Story By Emily Dieckman & Photos Courtesy of Tucson CARES
Tucson CARES takes on tough feline medical cases and advocates for animal rights.
When Alexis Ormbsy found a sick, abandoned cat near the Tucson airport, she took him in, but he wasn’t eating. Every place she called for help suggested she take him to an animal shelter, where she knew he was likely to be put down.
A plea for help on Facebook led her to Jessica Shuman, the founder and director of local nonprofit Tucson Companion Animal Rescue Education and Support, or Tucson CARES. Tucson CARES paid for a vet visit, a round of bloodwork, and the medication the cat needed. Shuman even sat with Ormbsy, who is afraid of needles, and showed her how to perform injections by practicing on Persian limes.
“Anywhere else I would have taken him, he probably would have him put down,” said Ormsby. She was so inspired by her experience with Tucson CARES, and with her rescue cat Mattis, that she now fosters kittens for the Pima Animal Care Center (PACC), and at the local rescue Lil Bit of Love. “No one else would have tried this hard to keep him alive.”
Rescue, Welfare and Advocacy
Animal rescue just one part of what Tucson CARES does. The volunteer-run group is also an animal welfare and advocacy organization. They are proponents and practitioners of trap neuter return (TNR), which helps manage feral cat populations; they once gathered a team of volunteers to TNR 82 cats over two days in a single mobile home park. They help all sorts of animals—from coy to ferrets to dogs. But along the way, they’ve developed an “unintentional expertise” in taking care of felines.
“We’re the primary contact for PACC’s most critically ill and injured felines,” Shuman said. “And whether it’s an animal from a county shelter, a home pet, a mobile home community, we look at each situation and try to help the best we can by looking at our resources and the resources available in the community.”
This leaves Tucson CARES—and Shuman—in a constant state of triage, because every day brings something new. In October 2018, for example, Tucson CARES took in two cats that were surrendered to PACC with urinary tract blockages—their owners loved them, but couldn’t afford the necessary surgery. PACC called Shuman, who took them in, paid for their surgery, and returned them to their owners.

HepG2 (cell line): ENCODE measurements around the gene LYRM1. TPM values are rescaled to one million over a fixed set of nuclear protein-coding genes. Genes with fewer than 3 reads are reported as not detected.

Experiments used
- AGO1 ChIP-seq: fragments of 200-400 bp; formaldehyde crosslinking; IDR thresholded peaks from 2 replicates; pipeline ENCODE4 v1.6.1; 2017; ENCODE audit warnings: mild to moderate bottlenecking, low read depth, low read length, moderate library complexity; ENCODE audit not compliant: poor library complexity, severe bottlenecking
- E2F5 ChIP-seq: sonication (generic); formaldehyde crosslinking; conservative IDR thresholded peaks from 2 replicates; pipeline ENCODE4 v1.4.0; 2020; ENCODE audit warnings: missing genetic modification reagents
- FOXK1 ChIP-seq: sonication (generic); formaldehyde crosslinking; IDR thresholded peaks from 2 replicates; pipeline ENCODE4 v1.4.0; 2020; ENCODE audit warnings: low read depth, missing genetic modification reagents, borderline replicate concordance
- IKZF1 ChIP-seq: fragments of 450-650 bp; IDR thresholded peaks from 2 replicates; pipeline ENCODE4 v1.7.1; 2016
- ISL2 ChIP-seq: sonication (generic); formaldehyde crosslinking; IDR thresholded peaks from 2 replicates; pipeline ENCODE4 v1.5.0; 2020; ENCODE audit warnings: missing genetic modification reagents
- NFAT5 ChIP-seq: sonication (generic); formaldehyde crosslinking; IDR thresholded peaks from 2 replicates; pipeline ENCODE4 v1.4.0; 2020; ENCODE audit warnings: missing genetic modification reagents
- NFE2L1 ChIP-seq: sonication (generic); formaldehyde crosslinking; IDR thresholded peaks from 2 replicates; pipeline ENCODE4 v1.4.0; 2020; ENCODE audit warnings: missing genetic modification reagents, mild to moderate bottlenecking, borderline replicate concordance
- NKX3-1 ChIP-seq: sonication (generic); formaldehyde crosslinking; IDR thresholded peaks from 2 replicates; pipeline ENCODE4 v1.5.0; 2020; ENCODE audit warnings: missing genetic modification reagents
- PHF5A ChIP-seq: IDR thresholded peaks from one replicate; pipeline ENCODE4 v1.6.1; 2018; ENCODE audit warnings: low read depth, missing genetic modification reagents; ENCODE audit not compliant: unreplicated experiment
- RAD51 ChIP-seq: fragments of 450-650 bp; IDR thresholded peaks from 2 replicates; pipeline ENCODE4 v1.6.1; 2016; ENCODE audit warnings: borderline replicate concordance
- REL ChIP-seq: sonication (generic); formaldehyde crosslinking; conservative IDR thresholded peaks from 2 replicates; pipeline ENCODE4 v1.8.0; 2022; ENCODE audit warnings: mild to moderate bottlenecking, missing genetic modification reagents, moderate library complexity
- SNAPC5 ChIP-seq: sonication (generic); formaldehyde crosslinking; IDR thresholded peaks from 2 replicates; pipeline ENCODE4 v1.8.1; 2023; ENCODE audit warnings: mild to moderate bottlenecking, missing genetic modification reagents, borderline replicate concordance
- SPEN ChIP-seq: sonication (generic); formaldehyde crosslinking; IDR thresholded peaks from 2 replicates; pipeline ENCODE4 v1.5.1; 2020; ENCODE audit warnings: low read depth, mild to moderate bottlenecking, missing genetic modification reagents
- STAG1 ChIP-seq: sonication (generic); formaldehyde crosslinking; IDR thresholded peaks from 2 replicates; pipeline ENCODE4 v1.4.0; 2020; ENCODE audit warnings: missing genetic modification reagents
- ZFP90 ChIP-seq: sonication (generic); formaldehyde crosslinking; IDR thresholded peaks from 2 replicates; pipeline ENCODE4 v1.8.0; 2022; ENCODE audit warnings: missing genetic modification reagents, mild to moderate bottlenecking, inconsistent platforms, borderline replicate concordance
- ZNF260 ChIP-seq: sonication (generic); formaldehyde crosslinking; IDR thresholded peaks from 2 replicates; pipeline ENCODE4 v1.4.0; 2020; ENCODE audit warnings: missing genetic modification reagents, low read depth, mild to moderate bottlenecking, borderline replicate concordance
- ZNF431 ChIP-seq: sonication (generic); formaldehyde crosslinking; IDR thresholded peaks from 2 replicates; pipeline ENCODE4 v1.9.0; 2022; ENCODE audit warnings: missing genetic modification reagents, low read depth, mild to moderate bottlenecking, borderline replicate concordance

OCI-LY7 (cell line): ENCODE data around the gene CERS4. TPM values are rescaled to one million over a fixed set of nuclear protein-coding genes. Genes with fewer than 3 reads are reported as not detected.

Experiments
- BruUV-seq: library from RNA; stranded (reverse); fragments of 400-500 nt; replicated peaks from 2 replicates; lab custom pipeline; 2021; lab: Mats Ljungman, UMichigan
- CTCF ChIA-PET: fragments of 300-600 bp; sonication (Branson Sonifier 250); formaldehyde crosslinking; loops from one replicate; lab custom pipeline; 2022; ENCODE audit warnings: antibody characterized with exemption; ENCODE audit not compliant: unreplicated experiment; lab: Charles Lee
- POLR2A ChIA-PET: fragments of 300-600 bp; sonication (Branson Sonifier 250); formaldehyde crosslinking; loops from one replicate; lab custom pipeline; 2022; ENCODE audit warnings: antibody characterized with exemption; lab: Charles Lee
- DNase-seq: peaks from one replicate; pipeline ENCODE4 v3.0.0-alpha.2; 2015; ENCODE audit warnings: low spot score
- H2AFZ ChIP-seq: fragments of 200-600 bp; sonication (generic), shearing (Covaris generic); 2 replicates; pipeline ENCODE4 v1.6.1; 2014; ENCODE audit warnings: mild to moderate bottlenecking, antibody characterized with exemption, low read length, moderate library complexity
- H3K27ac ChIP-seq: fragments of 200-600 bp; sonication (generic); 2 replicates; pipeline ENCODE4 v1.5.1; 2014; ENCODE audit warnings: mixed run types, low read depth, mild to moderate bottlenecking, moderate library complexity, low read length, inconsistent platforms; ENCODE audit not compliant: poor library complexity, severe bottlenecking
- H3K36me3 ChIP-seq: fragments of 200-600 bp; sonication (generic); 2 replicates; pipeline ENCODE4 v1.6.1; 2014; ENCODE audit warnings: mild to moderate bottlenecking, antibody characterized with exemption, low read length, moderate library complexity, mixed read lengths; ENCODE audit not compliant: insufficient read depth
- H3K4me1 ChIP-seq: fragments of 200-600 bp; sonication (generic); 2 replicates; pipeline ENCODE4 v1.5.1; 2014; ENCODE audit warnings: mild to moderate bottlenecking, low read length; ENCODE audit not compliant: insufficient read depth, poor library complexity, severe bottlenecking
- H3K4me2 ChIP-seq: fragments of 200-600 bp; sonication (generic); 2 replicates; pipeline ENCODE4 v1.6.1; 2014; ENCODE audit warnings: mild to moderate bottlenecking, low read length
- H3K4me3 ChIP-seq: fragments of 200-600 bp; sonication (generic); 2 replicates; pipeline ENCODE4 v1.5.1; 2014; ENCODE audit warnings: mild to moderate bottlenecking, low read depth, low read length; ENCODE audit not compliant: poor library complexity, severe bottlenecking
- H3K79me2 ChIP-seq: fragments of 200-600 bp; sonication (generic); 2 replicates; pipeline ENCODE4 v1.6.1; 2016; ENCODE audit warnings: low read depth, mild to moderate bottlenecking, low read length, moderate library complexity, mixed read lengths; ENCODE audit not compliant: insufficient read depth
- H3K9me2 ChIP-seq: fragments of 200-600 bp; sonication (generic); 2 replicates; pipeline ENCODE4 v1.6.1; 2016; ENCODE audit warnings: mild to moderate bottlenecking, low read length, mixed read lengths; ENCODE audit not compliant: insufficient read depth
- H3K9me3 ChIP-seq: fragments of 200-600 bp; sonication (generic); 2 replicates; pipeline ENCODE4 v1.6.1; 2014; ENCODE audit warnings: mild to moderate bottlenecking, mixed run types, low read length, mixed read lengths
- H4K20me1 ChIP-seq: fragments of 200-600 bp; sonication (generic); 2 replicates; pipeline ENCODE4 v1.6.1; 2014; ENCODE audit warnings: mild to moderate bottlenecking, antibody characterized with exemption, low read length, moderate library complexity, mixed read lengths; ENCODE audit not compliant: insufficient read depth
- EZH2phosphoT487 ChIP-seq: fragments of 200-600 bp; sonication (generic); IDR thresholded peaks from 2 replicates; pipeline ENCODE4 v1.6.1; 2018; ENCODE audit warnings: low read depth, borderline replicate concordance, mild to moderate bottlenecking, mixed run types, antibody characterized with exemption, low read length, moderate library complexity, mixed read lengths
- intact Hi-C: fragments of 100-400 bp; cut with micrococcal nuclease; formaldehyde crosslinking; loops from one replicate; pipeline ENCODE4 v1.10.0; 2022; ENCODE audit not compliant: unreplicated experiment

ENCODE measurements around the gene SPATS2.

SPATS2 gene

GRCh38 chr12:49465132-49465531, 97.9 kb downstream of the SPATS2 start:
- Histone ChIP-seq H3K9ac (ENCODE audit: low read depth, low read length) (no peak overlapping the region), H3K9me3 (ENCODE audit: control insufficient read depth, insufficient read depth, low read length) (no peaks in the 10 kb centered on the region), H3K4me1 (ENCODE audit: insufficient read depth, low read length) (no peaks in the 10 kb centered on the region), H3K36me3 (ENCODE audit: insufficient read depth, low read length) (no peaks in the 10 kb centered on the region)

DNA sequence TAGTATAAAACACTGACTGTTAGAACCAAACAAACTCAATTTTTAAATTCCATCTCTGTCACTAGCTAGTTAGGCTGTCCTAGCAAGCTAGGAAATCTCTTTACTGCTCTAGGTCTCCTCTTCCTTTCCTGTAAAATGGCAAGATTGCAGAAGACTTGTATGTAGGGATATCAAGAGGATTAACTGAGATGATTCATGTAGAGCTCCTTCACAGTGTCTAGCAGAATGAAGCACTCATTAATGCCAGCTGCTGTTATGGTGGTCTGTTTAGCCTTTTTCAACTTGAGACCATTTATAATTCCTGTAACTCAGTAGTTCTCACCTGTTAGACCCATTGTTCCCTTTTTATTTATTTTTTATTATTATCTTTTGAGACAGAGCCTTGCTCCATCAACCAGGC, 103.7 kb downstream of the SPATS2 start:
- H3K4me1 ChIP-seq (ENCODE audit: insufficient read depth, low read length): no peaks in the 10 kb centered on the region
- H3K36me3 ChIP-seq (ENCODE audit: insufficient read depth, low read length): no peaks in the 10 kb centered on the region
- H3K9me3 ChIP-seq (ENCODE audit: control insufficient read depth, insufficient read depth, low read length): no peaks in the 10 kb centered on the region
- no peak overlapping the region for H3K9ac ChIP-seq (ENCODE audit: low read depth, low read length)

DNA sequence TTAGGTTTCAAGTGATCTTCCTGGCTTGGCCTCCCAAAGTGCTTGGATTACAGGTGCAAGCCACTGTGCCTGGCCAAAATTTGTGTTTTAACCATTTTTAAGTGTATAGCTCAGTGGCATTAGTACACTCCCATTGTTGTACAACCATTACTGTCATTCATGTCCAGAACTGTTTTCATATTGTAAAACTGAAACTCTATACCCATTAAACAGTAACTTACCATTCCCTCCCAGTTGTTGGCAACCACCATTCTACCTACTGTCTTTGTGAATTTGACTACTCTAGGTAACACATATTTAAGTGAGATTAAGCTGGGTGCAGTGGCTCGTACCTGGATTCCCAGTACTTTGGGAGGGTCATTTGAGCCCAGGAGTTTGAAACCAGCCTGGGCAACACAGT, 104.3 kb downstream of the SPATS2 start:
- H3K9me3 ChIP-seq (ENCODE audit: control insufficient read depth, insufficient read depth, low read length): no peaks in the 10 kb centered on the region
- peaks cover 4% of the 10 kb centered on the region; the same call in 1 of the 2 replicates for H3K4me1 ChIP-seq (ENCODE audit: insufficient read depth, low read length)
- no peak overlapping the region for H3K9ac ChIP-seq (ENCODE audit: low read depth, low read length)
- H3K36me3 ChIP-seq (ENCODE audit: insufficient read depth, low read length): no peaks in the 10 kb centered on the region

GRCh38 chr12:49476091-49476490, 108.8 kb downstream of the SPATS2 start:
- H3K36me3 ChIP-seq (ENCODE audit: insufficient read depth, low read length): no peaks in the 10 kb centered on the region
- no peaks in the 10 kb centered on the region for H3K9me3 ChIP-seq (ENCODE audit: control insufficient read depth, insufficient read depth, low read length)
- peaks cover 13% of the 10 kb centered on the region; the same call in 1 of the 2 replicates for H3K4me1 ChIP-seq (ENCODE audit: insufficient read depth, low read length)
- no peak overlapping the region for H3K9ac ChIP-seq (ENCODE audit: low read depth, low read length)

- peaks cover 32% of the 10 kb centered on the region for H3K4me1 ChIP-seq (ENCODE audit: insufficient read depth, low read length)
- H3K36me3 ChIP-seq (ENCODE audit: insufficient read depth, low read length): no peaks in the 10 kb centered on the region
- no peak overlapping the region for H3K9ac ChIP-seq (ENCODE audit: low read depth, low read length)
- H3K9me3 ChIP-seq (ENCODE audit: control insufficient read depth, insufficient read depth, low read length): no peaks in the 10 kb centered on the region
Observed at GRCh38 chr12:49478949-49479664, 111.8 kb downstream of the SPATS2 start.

Alecs Sakta, founder of the organization Tucson Feral, has known Shuman for over a decade, and said Shuman’s knowledge of caring for community cats is unparalleled in Tucson.
“There need to be more people doing the work that she does,” Sakta said. “We’re talking thousands that would not have made it if not for her medical intervention, because she was willing to care for them, or because of her advocacy.”
Shuman grew up in a family of animal lovers. She has been taking in kittens and rabbits from the roadside since she was a little girl. When she moved to Tucson in 1989, she quickly became familiar with the stray and feral cats in her neighborhood and doing some informal TNR. She started volunteering with an animal welfare organization in 2003, then began fostering animals with PACC, and decided to formalize her work through a nonprofit in 2008.
She takes in cats with oral cancer, anemia, blindness, rattlesnake bites, ruptured eyes, stomatitis, hyperthyroidism, inflammatory bowel disease, hepatic lipidosis, feline leukemia, diabetes, you name it. The goal is to find them all homes, but she knows some of them have found a permanent home with her. At the time of this interview she shared her house with 2 dogs and 51 cats, most up for adoption.
“It’s not really that it’s my home any more that I share with lots of animals,” she laughed. “It’s that I live in a shelter. But I’m proud to show it to people.”
The organization it must require to keep such a full house so clean—there’s not a trace of a bad smell, even though the cats have free range of the house for the most part—is astonishing. Shuman doesn’t like to have closed doors or caged animals, but there is one room especially for cats on special diets due to bladder stones or urinary crystals, and another for cats who are particularly afraid of people or who have frequent herpes flare-ups. A few cats with feeding tubes are in large kennels to keep them safe.
There are cats, cat food, cat beds and cat medical equipment all over the house. But homey touches are also abundant: There are also bookshelves, a collection of owl figurines, a stack of records, candles set on a table, art hanging on the walls. There happens to be a radio and a nightlight in every room for the cats, yes. But this harmony between human and animal is striking in how natural it feels—almost like taking care of the helpless is a part of what makes us human.
“I just want a world without terror and without suffering, and I believe that that’s a right of every living being,” Shuman said. “That’s pretty much my driving force.”
For more information on Tucson CARES,
or to donate to the organization, visit tucsoncares.org.